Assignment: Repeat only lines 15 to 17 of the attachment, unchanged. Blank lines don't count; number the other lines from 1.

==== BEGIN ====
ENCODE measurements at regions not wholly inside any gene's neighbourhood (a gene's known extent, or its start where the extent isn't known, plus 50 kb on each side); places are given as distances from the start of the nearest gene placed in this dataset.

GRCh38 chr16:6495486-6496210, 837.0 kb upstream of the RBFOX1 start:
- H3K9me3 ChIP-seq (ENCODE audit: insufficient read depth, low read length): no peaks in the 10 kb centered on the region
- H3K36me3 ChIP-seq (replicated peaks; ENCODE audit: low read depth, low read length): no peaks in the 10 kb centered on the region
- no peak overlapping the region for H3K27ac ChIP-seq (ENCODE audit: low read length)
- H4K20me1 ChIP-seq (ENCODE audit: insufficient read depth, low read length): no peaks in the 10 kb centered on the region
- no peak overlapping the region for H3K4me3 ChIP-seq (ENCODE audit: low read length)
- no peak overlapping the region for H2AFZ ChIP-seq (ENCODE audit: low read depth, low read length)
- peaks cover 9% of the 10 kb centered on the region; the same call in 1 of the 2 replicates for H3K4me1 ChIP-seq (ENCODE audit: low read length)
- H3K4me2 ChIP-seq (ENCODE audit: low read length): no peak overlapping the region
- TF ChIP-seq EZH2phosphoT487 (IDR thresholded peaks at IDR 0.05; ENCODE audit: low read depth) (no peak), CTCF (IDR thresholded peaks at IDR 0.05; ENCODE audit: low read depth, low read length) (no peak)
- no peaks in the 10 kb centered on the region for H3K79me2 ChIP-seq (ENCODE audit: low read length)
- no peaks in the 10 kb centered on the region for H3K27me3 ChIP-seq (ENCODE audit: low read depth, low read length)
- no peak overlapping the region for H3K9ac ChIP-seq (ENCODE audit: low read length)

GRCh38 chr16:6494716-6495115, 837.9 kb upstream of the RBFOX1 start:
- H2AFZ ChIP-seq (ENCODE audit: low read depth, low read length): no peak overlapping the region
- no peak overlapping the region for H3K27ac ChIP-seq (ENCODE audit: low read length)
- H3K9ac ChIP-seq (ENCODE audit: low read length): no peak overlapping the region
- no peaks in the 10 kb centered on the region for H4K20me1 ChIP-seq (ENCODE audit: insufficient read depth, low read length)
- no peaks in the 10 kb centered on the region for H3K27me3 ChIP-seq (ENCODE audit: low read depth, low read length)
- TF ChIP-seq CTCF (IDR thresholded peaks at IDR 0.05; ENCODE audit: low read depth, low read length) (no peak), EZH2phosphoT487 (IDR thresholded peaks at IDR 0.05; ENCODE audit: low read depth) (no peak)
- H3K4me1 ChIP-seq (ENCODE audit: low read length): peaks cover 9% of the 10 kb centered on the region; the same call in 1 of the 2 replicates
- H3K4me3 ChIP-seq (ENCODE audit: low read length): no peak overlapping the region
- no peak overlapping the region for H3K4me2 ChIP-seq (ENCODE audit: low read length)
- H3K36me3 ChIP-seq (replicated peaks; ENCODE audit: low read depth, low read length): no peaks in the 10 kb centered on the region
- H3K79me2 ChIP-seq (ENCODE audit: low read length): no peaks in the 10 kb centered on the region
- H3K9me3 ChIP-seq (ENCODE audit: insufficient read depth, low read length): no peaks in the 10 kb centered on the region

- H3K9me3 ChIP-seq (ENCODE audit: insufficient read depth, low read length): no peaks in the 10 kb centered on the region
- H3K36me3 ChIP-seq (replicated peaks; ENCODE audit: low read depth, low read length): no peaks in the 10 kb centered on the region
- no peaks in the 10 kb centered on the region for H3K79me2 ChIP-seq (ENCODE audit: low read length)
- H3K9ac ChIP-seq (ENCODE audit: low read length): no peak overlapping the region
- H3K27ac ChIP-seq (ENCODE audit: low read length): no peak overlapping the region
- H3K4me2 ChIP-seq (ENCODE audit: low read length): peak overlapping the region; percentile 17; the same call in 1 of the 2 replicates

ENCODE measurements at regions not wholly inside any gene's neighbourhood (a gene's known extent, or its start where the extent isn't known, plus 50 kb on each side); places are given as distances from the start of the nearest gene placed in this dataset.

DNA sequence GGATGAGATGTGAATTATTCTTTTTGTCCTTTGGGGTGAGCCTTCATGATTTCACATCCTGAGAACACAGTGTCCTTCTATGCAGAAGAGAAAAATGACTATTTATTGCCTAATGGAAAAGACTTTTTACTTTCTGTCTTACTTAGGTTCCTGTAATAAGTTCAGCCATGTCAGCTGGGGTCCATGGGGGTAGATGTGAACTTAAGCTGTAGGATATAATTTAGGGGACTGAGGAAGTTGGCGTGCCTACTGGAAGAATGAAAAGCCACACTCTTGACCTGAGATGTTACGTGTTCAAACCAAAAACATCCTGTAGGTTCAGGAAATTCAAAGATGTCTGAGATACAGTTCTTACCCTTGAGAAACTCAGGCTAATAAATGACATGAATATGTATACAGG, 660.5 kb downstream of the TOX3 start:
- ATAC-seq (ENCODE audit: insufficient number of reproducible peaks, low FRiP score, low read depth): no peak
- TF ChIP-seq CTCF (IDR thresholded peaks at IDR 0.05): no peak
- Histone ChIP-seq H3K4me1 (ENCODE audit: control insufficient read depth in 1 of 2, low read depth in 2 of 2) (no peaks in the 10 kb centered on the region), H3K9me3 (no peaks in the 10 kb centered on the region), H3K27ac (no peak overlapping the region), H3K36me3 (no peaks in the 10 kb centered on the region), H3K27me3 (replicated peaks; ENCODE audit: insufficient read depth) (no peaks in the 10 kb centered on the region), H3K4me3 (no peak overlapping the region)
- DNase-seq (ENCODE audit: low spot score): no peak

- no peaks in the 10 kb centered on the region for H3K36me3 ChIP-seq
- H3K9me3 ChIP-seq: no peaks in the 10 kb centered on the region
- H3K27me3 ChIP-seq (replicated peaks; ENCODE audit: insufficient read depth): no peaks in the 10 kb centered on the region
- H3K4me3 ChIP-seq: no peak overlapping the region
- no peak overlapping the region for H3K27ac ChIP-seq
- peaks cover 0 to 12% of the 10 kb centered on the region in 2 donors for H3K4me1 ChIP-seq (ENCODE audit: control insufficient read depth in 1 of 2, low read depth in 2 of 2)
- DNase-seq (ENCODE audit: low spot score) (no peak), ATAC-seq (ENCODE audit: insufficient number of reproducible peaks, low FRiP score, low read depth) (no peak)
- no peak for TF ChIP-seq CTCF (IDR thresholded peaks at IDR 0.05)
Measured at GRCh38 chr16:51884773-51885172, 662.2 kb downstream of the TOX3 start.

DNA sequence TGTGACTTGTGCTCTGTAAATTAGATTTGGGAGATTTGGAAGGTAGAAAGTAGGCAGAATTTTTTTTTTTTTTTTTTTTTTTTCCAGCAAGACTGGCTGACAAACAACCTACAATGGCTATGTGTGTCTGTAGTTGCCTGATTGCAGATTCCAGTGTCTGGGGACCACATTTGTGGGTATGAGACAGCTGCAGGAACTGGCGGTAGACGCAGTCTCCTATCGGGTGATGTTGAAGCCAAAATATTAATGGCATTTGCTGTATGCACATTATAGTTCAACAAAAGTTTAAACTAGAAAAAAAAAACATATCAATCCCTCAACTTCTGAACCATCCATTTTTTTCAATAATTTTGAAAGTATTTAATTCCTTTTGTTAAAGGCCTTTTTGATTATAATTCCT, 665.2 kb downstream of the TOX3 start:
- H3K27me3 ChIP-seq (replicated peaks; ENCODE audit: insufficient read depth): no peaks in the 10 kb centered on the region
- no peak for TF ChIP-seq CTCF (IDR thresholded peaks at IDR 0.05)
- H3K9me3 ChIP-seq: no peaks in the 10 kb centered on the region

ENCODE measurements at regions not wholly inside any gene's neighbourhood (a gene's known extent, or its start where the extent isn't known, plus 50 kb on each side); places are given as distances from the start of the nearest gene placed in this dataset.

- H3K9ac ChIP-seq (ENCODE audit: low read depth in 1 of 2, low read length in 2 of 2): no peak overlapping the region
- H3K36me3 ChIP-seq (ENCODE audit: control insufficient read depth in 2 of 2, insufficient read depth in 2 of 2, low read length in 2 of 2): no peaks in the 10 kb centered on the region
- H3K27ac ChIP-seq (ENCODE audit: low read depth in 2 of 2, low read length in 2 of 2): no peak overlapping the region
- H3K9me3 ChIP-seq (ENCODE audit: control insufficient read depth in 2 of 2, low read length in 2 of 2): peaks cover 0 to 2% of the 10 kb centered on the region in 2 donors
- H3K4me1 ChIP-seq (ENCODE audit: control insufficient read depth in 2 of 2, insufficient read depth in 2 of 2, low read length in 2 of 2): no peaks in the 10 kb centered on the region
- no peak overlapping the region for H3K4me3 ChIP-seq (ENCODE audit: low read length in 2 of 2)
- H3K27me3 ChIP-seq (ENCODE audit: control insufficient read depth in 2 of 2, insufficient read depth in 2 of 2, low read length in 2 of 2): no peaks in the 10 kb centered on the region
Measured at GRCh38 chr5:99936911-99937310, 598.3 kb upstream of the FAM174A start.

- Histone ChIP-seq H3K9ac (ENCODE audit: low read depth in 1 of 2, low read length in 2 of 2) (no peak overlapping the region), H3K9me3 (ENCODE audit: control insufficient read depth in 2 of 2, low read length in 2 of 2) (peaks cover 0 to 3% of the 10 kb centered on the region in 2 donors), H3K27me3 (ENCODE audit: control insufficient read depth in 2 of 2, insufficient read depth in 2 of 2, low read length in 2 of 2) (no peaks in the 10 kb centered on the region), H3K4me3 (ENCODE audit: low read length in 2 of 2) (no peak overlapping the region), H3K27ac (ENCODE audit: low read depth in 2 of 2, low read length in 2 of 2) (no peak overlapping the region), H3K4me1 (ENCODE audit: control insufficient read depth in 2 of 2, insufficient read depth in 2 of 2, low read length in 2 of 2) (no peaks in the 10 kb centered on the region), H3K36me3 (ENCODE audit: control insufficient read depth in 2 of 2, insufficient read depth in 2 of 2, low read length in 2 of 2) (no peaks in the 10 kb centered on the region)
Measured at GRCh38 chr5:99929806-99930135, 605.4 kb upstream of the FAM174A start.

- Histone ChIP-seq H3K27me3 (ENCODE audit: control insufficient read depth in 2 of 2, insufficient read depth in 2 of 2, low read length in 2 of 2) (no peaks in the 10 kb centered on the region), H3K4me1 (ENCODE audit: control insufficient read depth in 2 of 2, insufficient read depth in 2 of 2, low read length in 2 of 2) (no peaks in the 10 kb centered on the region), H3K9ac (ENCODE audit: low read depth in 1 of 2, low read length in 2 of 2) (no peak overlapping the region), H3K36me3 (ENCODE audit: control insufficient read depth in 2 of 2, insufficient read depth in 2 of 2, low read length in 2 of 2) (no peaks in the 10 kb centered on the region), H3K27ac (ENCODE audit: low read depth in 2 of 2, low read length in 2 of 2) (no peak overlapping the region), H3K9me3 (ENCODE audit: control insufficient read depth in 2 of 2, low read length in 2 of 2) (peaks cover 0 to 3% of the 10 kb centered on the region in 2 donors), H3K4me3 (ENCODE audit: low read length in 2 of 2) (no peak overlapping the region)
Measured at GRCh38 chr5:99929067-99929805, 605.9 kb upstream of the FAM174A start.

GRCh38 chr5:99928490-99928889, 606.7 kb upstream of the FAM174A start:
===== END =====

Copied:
GRCh38 chr16:6494716-6495115, 837.9 kb upstream of the RBFOX1 start:
- H2AFZ ChIP-seq (ENCODE audit: low read depth, low read length): no peak overlapping the region
- no peak overlapping the region for H3K27ac ChIP-seq (ENCODE audit: low read length)